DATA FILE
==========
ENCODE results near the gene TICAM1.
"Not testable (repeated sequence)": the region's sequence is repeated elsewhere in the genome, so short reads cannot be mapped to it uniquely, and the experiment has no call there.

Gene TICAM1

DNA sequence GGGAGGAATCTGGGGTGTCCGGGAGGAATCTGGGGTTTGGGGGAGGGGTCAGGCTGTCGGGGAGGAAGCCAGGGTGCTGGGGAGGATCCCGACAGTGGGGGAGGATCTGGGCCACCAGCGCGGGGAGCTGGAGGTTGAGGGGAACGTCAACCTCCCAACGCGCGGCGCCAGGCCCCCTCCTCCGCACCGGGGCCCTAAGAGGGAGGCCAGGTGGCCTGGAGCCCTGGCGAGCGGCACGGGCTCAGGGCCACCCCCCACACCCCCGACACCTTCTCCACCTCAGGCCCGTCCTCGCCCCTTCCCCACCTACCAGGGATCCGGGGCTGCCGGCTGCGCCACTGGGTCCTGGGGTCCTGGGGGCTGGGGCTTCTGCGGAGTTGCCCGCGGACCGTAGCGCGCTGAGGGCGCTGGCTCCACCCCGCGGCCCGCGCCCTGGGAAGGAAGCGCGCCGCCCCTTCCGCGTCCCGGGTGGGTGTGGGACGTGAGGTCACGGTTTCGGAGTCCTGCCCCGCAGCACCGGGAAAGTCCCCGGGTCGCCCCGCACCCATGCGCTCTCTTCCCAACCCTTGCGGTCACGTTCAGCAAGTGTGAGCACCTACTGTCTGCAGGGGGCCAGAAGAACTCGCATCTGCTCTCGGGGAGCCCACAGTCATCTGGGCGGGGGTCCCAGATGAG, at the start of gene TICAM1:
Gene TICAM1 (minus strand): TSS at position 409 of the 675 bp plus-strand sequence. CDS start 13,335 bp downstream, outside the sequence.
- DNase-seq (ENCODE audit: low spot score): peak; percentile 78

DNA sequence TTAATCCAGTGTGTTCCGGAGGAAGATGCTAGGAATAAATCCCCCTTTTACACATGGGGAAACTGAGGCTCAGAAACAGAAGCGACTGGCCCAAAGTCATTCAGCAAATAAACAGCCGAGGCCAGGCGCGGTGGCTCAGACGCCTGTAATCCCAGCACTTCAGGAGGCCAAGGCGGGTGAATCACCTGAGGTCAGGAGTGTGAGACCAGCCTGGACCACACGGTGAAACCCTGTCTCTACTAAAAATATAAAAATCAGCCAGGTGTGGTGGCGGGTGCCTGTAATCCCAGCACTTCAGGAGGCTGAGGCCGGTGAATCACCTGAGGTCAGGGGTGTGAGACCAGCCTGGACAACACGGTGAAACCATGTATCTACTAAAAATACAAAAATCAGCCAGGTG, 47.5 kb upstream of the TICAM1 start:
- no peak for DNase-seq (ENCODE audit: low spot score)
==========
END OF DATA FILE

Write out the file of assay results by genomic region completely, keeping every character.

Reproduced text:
ENCODE results near the gene TICAM1.
"Not testable (repeated sequence)": the region's sequence is repeated elsewhere in the genome, so short reads cannot be mapped to it uniquely, and the experiment has no call there.

Gene TICAM1

DNA sequence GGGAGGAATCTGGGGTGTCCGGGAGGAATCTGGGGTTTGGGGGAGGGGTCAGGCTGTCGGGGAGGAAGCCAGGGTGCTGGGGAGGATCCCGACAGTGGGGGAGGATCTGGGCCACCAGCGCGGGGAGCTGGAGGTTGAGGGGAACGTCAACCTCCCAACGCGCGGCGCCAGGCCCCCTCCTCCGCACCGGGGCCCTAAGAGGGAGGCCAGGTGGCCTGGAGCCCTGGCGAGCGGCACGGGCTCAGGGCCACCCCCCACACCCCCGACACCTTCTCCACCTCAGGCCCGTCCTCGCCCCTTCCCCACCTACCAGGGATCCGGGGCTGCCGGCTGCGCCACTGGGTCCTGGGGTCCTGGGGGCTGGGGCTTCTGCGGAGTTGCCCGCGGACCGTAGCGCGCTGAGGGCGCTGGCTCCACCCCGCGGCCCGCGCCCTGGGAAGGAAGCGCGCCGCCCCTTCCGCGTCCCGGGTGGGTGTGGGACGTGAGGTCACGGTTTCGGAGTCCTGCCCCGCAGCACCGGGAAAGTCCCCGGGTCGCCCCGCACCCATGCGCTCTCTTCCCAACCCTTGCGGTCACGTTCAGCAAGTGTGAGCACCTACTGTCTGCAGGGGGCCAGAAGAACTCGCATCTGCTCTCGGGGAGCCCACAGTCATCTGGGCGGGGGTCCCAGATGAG, at the start of gene TICAM1:
Gene TICAM1 (minus strand): TSS at position 409 of the 675 bp plus-strand sequence. CDS start 13,335 bp downstream, outside the sequence.
- DNase-seq (ENCODE audit: low spot score): peak; percentile 78

DNA sequence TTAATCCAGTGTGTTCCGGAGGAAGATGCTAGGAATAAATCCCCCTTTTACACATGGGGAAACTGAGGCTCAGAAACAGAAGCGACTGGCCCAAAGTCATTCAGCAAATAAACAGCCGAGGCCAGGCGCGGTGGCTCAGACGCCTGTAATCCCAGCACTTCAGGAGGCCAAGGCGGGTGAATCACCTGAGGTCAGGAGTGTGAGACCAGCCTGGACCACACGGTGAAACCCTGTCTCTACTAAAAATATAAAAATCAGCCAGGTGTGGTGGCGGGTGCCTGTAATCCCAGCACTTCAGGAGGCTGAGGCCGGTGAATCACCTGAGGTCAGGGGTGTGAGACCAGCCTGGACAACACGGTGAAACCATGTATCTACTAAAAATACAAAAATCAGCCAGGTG, 47.5 kb upstream of the TICAM1 start:
- no peak for DNase-seq (ENCODE audit: low spot score)